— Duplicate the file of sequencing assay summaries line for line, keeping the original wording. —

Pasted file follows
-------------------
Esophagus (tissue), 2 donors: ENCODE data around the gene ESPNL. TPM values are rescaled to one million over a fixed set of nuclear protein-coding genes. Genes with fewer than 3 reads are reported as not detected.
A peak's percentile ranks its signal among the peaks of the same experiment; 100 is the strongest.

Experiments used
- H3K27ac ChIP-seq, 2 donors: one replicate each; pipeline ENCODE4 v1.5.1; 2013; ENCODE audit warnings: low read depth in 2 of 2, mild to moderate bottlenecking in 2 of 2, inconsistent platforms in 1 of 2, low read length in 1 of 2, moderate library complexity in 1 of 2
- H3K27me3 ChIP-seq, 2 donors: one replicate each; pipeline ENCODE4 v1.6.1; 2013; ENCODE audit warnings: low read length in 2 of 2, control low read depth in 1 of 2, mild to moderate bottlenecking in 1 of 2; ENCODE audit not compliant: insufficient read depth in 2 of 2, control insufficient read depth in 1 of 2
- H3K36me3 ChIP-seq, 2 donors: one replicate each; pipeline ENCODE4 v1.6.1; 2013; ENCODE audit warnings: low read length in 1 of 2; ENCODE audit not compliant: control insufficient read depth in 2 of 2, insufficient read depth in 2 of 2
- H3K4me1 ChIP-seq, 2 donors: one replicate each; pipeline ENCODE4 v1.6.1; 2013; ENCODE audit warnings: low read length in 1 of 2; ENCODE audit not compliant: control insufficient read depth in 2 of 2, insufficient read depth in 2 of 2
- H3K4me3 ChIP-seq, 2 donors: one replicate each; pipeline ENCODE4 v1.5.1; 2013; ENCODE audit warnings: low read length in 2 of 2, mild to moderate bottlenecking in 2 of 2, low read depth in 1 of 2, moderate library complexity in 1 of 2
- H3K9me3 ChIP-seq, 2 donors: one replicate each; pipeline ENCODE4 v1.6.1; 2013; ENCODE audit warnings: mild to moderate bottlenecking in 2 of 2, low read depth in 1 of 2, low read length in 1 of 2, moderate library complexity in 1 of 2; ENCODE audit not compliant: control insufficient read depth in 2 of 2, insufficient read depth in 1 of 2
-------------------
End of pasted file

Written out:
Esophagus (tissue), 2 donors: ENCODE data around the gene ESPNL. TPM values are rescaled to one million over a fixed set of nuclear protein-coding genes. Genes with fewer than 3 reads are reported as not detected.
A peak's percentile ranks its signal among the peaks of the same experiment; 100 is the strongest.

Experiments used
- H3K27ac ChIP-seq, 2 donors: one replicate each; pipeline ENCODE4 v1.5.1; 2013; ENCODE audit warnings: low read depth in 2 of 2, mild to moderate bottlenecking in 2 of 2, inconsistent platforms in 1 of 2, low read length in 1 of 2, moderate library complexity in 1 of 2
- H3K27me3 ChIP-seq, 2 donors: one replicate each; pipeline ENCODE4 v1.6.1; 2013; ENCODE audit warnings: low read length in 2 of 2, control low read depth in 1 of 2, mild to moderate bottlenecking in 1 of 2; ENCODE audit not compliant: insufficient read depth in 2 of 2, control insufficient read depth in 1 of 2
- H3K36me3 ChIP-seq, 2 donors: one replicate each; pipeline ENCODE4 v1.6.1; 2013; ENCODE audit warnings: low read length in 1 of 2; ENCODE audit not compliant: control insufficient read depth in 2 of 2, insufficient read depth in 2 of 2
- H3K4me1 ChIP-seq, 2 donors: one replicate each; pipeline ENCODE4 v1.6.1; 2013; ENCODE audit warnings: low read length in 1 of 2; ENCODE audit not compliant: control insufficient read depth in 2 of 2, insufficient read depth in 2 of 2
- H3K4me3 ChIP-seq, 2 donors: one replicate each; pipeline ENCODE4 v1.5.1; 2013; ENCODE audit warnings: low read length in 2 of 2, mild to moderate bottlenecking in 2 of 2, low read depth in 1 of 2, moderate library complexity in 1 of 2
- H3K9me3 ChIP-seq, 2 donors: one replicate each; pipeline ENCODE4 v1.6.1; 2013; ENCODE audit warnings: mild to moderate bottlenecking in 2 of 2, low read depth in 1 of 2, low read length in 1 of 2, moderate library complexity in 1 of 2; ENCODE audit not compliant: control insufficient read depth in 2 of 2, insufficient read depth in 1 of 2